Days in the centre were full of group activities, therapies, and meals. We got up at around 6:30 a.m., to start the "therapeutic day" at 7:00, and finished the "therapeutic day" at around 4:00 p.m.. The structure of the day generally went: breakfast, meditation, group therapy, morning snack, group therapy, lunch, group therapy, afternoon snack, group therapy. The therapy groups would always be different with different RAs leading them. Throughout the week we got up to two individual sessions as well. These were a chance to get down to the deep, dark places that you didn’t feel comfortable going to in group therapy. Each client was assigned their own councillor that they stuck with for the duration of their stay--in my case, three months. By the end of the day I found myself exhausted, both emotionally and physically. I found it hard to let out any emotion in groups, and this was picked up on by other clients and brought up as a "concern" or "hindrance to my recovery." I wanted to be able to open up, but I found it difficult, so it took a few weeks. Once I got the hang of letting go (and in a lot of cases, allowing myself to cry), the entire process felt a lot more beneficial!

Conversation over coffee unsplash-logo Joshua Ness


The thing I learnt most while in treatment is that "It’s not about the food." Before I went into treatment, I was looking to blame someone or something specific for my eating disorder, but I quickly learnt that eating disorders are a coping mechanism to suppress emotions that you don’t want to feel, and these suppressed emotions come from many life events, not just one. As soon as I started opening up more and being honest, the food anxieties lessened. Eating disorders are an addiction. Some people suppress their emotions with alcohol, drugs, smoking, etc., but in my case, I suppressed them with food/lack of food. 

For me treatment was really beneficial. I learnt a lot about myself and about how to manage my eating disorder. I realise that I’m never going to be "fixed" or "cured" from my eating disorder; however, I’m now able to manage it in a healthier way. I’m able to differentiate between the anorexia and Daisy, whereas before I found that difficult.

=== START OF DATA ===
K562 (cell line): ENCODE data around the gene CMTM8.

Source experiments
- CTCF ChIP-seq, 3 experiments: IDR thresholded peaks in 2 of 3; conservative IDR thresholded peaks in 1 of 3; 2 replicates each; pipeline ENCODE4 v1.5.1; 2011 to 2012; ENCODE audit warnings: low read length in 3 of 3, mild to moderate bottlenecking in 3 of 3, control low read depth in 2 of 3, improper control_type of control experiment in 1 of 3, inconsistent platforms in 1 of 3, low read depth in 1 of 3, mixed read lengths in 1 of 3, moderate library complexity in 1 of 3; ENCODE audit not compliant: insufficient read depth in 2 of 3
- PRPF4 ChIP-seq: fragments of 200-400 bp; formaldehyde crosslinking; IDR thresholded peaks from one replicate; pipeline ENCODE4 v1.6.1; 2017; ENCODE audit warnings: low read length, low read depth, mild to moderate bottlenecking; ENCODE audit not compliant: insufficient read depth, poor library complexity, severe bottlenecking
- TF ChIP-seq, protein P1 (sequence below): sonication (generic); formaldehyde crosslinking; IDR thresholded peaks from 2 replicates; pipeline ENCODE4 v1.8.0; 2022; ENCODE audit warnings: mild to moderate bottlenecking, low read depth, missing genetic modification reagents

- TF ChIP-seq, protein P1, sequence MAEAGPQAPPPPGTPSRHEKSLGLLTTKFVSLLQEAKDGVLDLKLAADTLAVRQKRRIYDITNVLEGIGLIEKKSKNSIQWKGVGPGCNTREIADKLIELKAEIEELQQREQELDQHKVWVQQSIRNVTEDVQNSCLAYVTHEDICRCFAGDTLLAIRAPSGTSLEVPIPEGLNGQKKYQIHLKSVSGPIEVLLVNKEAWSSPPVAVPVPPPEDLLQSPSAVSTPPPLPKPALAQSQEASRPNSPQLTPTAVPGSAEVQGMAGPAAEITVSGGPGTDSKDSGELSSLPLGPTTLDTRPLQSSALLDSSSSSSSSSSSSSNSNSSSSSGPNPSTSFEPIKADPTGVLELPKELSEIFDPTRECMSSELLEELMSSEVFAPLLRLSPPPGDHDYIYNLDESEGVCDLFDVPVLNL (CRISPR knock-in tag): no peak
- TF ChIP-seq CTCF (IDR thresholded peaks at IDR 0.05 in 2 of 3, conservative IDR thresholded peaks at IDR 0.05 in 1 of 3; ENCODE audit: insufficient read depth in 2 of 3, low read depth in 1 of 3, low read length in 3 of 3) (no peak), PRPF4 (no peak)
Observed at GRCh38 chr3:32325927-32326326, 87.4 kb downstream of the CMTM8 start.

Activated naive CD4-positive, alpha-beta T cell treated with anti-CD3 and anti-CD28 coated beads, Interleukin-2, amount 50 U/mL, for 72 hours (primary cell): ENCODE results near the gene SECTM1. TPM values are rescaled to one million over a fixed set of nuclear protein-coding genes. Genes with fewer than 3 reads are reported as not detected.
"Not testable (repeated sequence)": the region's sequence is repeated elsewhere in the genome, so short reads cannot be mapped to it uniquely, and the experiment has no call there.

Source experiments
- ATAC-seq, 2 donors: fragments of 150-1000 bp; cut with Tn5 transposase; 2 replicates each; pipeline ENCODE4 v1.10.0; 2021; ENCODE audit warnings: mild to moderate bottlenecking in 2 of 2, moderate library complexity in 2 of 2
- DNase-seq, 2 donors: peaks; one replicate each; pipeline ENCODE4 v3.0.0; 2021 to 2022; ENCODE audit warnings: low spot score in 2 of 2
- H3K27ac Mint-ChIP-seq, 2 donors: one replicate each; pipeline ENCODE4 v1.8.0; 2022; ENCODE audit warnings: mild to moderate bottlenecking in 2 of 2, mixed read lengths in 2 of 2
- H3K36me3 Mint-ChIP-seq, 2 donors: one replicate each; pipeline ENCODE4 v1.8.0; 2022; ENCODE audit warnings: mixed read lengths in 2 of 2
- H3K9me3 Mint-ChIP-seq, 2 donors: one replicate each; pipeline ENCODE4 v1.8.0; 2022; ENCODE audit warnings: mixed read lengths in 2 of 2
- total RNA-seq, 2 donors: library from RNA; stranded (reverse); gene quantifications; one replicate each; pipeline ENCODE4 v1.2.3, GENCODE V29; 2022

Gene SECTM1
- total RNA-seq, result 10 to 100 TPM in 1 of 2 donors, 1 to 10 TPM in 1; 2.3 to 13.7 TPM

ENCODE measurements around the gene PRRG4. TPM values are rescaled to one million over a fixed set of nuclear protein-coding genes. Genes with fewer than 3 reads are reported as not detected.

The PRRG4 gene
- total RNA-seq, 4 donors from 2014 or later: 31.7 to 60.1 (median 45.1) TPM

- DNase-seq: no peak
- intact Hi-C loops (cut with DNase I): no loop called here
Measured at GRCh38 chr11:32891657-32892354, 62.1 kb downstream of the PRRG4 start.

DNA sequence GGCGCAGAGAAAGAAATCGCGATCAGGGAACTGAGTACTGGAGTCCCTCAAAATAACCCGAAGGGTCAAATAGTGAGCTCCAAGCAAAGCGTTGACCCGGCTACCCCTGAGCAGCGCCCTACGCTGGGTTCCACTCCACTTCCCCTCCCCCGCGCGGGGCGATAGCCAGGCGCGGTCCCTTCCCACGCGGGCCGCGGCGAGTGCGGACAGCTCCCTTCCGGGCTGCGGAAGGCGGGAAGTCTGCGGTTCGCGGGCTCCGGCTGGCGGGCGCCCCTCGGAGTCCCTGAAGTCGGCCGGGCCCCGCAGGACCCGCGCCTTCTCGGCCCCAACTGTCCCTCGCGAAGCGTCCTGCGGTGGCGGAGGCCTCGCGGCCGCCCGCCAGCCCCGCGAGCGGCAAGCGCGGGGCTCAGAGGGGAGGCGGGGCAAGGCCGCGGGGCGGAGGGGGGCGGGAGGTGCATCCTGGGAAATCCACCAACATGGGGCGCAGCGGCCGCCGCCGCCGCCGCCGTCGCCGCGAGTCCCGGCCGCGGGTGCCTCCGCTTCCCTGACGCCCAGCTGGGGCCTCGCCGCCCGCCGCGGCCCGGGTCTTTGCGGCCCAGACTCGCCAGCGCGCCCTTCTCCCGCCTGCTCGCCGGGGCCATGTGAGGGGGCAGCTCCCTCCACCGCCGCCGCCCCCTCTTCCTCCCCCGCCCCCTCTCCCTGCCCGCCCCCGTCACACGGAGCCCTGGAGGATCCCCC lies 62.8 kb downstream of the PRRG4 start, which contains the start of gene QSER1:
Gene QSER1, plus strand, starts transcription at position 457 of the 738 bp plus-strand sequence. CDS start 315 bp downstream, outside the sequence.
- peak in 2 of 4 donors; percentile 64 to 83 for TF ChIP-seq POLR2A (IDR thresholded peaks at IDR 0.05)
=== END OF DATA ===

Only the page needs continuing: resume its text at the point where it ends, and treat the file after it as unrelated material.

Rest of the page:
Everyday life now is much more enjoyable as I have coping strategies in place. I now know that if a food-related or body dysmorphic-anxiety comes up, there is usually something behind it--an emotion that I’m trying to avoid. I’m a lot more social and enjoy going out for meals on the most part now, which is crazy, as eight months ago the thought of a meal out riddled me with anxiety! I regularly attend online support "meetings," which help a lot as if I do feel a bit wobbly, I can tell other people who really understand, and seek advice from them. Since coming back from treatment, I’m being a lot more open and honest about my feelings with close friends and family, allowing them to support me when I’m having a "bad day." Bad days do still happen, but I’m talking about it. The saying "a problem shared is a problem halved" really is accurate, and I suggest that if you have something on your mind, that you do share it--even if it seems insignificant or silly!

Eating disorders can be fatal, and if you believe yourself or a loved one may be struggling with an eating disorder, please get some support or help. Below I’ll post some useful links to resources that have helped me!

  • National Eating Disorders Association website USA)
  • Beat website (UK)
  • Mind website (UK)
  • The Mindfulness App
  • NHS webpage on eating disorders
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    Thank you for reading, and remember to “Just Keep Swimming.”

    Love,
    Daisy

    About Daisy:

    Daisy NewmanDaisy is a 20-year-old student nurse in recovery from anorexia nervosa. Her interests are musical theatre, soppy movies, and alpacas. In the future Daisy hopes to be dual-trained as a children's nurse as well as mental health nurse in order to help support children with mental health needs who come into her care. Follow Daisy on Instagram: @daisyyymayyy 

    About Hannah Brown & An Ear to Hear:

    Hannah Brown, founder of An Ear to Hear
    As a blogger and campaigner on mental health issues, Hannah has used her experience of suffering from anorexia to help support others through the founding of An Ear to Hear, a volunteer-run peer support service based in the UK. Now, working closely with National Health Service providers and other professionals in the field, schools, corporations, and Members of Parliament, Hannah continues to help others by increasing the dialogue around eating disorders to encourage others to speak out and reach out for the help she knows they not only need, but most importantly, deserve. Follow Hannah and An Ear to Hear on Instagram: @anearto_hear